"Unrest in recent months is affecting economic activity, with real GDP growth now expected to moderate to below 6 percent in fiscal year (FY) 2013 (July 2012-June 2013)."

Link of the statement.

Monday, April 1, 2013

Comparing macro variables

Comparison of economic achievements under various governments is a complicated effort. There is no direct way to measure it because of time inconsistency problem. Why it is? Say, in reality, time series variables have a trend to move upward, or downward. There is a strong possibility, in most of the cases it is the truth, the effort of governments rarely reflects the movement of variables. Lots of issues are interconnected, and unless one is not closely inclined to basic economics and econometrics knowledge, they will rarely explore such issues.

Let us know a few clarifications. First of all, for example, there are two parties, who come to the power on consecutive periods. Let’s assume that there are 3 periods, Period 1, Period 2 and Period 3 and two parties: Party A and Party B. As mentioned earlier, macro variables have a trend and move accordingly. Now, if one macro variable, say, real GDP growth, moves upward with time under three consecutive governments when two parties was in the power one after another (Table below), then it will be silly to make a statement like such: rise in real GDP growth took place because this party was in power at that time. Basic economic knowledge won’t tolerate this sort of novice statement. For those, suggestion would be to review Macroeconomics 102 again.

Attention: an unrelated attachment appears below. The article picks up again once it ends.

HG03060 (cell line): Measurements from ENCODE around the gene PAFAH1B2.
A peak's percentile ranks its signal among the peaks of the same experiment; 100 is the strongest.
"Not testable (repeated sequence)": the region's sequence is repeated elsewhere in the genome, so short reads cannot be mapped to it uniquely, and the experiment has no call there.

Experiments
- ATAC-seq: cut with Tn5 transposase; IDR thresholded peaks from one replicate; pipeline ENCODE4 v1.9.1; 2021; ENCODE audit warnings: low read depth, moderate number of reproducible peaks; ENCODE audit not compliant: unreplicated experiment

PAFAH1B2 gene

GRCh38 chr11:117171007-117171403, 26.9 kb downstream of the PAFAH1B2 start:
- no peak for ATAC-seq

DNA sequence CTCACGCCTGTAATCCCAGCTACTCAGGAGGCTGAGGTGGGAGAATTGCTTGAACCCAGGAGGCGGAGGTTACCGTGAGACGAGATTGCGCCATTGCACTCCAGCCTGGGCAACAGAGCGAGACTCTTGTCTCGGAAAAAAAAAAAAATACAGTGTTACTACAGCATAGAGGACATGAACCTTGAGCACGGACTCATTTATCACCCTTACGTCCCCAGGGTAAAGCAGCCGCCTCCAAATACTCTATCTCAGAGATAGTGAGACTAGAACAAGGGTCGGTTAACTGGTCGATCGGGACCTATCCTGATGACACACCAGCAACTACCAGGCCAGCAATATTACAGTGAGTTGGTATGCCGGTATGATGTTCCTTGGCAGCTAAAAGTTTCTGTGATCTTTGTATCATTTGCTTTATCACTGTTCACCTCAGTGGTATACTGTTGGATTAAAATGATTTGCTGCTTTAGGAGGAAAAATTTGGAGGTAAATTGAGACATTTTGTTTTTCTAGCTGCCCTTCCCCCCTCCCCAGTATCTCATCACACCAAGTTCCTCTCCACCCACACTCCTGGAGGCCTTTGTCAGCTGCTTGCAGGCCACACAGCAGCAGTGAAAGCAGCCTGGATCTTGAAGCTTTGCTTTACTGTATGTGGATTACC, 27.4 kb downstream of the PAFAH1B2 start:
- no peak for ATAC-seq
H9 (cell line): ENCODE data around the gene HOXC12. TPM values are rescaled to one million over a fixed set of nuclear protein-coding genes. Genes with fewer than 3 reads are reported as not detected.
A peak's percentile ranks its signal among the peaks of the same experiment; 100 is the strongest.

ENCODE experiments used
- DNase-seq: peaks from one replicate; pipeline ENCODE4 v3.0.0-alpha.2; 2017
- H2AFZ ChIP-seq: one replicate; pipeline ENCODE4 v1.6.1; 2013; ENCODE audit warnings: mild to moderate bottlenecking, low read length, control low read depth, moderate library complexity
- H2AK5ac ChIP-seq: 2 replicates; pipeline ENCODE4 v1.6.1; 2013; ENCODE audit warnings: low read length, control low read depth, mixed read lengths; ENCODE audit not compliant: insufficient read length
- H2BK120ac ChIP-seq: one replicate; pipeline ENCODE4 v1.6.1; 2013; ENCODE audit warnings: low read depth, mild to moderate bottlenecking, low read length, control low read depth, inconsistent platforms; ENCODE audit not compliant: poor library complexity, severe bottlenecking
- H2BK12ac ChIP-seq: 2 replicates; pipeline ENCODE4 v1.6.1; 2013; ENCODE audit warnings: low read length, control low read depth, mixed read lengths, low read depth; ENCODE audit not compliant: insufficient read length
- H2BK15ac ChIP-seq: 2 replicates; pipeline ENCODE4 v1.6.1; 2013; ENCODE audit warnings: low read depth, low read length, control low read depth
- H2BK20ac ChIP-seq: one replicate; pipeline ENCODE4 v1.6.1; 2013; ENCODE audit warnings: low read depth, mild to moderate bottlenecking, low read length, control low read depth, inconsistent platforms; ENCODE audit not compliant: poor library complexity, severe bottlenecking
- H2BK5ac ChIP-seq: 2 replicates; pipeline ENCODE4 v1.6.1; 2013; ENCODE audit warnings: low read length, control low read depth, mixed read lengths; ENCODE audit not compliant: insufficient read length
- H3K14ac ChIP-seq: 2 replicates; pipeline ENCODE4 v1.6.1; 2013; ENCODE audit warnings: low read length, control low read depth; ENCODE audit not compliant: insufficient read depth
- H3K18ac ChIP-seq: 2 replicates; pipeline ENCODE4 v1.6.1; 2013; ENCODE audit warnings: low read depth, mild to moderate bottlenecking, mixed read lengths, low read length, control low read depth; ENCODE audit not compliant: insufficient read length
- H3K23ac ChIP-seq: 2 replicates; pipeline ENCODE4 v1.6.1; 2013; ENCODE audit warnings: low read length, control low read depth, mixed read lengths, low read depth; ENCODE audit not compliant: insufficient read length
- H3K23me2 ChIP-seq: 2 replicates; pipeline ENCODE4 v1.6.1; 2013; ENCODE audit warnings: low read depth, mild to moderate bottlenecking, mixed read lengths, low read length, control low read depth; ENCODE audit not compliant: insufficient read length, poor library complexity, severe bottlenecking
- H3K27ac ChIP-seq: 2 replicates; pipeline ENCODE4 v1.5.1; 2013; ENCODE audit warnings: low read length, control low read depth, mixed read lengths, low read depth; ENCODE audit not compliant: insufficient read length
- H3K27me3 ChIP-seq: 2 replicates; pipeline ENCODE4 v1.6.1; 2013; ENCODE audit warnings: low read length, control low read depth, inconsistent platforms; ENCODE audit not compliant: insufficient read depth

Party in the Power
Period 1 (5 Years)
Party A
Period 2 (5 Years)
Party B
Period 3 (5 Years)
Party A

Secondly, a common suggestion would be: rather observing development in macro variables for comparisons, one may look for a policy based economic analysis, through which making comparison of policies taken by various governments is possible. Say, if the price of cell phone is Tk5000 under Period 3 (Table above), reduced from Tk10,000 under Period 2, then Party A can’t claim that during their period, prices went down as compared to what was the price during Period 2 where Party B was in power. Party A can only claim such if prices reduced due to policy shifts taken by Party A during Period 3.     

Third, this is again basic economics knowledge: an achievement in Period 3 doesn’t necessarily mean that it is the effect of policy actions taken in Period 3. In reality, development in macroeconomic variables follows lag actions and usually it takes several periods before getting the actual results of a policy action taken by a particular government.